* I received 3 tickets to Currumbin Wildlife Sanctuary as part of a Problogger Pop Up. As always, all opinions are my own.*
On Sunday the 15th of September, Paul, Mr 4, and some awesome friends went to the Currumbin Wildlife Sanctuary situated on the Gold Coast. Between us we had 3 boys, who were super excited to be spending the day together looking at animals.
My friend Angela and I had been exchanging messages in the lead up, nutting out what we would do on the day and the things we would see. These plans were quickly discarded as we let the boys lead the way and checked out the things they were most interested in. There was some parental guidance though as if it was up to the two 4 year olds I think we would have spent the entire day tripping around on the train.
Our first show of the day was the Crocodile Behaviours Show. We learned about Boss Hogg and Lily, the stars of the show. Boss Hogg, a Saltwater Crocodile, was a staggering 4.8m and dwarfed his pool mate who was a female Saltwater Crocodile measuring 3.2m. Boss Hogg had lived in Far North Queensland in harmony with the local farmers, that is until he decided to make one farmers $10,000 prize bull his next meal. He was first moved to the Koorana Crocodile Farm (near Rockhampton) before making Currumbin Wildlife Sanctuary his permanent home. The boys loved watching the show, especially the part where the keeper coaxed the crocodiles to jump out of the water to reach their lunch.
We took most of the day as it came, wandering around and taking in the animals as we went. The boys loved looking at all of the animals, and it was a great way to teach them about the different species that Currumbin Wildlife Sanctuary had to offer. It was also great that the park catered to different age groups and experiences. While we only utilised the animal experience, there was also the opportunity for those with a bit more courage than I, to experience a high ropes course.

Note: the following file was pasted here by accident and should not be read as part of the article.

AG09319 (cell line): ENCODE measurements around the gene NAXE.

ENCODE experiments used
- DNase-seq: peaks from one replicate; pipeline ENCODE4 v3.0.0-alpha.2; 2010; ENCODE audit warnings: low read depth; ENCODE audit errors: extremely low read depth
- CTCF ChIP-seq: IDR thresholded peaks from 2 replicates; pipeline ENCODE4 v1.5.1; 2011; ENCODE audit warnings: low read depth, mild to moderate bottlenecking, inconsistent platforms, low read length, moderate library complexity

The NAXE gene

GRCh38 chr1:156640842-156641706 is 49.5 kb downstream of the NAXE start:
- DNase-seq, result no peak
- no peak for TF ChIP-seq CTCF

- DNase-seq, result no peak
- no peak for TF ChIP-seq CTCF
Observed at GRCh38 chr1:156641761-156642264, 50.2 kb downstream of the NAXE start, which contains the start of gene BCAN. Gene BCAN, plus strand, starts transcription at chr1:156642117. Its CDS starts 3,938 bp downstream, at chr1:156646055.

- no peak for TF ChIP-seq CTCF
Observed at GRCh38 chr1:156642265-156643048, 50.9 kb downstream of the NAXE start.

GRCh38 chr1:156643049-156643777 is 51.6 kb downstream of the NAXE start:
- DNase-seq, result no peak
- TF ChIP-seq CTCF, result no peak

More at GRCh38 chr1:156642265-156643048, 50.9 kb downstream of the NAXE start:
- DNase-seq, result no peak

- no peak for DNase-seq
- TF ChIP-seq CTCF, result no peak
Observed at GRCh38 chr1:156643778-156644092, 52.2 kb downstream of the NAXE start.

Currumbin Wildlife Sanctuary is owned by The National Trust of Queensland, a charity not-for profit that invests all money made from entry prices, back into the running of the park and providing hospital facilities for sick and injured animals. Boasting the largest range of Australian Native Animals, Currumbin Wildlife Sanctuary first opened it’s gates over 60 years ago when Alex Griffiths began feeding Lorikeets to stop them from eating his prized flowers. The feeding of the lorikeets soon grew from local curiousity to booming tourist attraction. Originally named The Bird Sanctuary, due to its focus mainly on birds, the park underwent a name change in 1995, to Currumbin Wildlife Sanctuary, to better reflect the range of animals the park now houses.
Currumbin Wildlife Sanctuary is also home to a Wildlife Hospital that provides care to a range of sick and injured wildlife. This project is able to continue to operate due to the generosity of volunteers and a partnership with Gold Coast City Council and Wildcare Australia.
Currumbin Wildlife Sanctuary is open everyday (except Anzac Day and Christmas Day) between the hours of 8:00am and 5:00pm. You can find a list of the shows available throughout the day here and a map of the park here.
Even the adults enjoyed our day at Currumbin Wildlife Sanctuary and if you are heading to the Gold Coast I really recommend a visit to the park.
Linking up with Essentially Jess for IBOT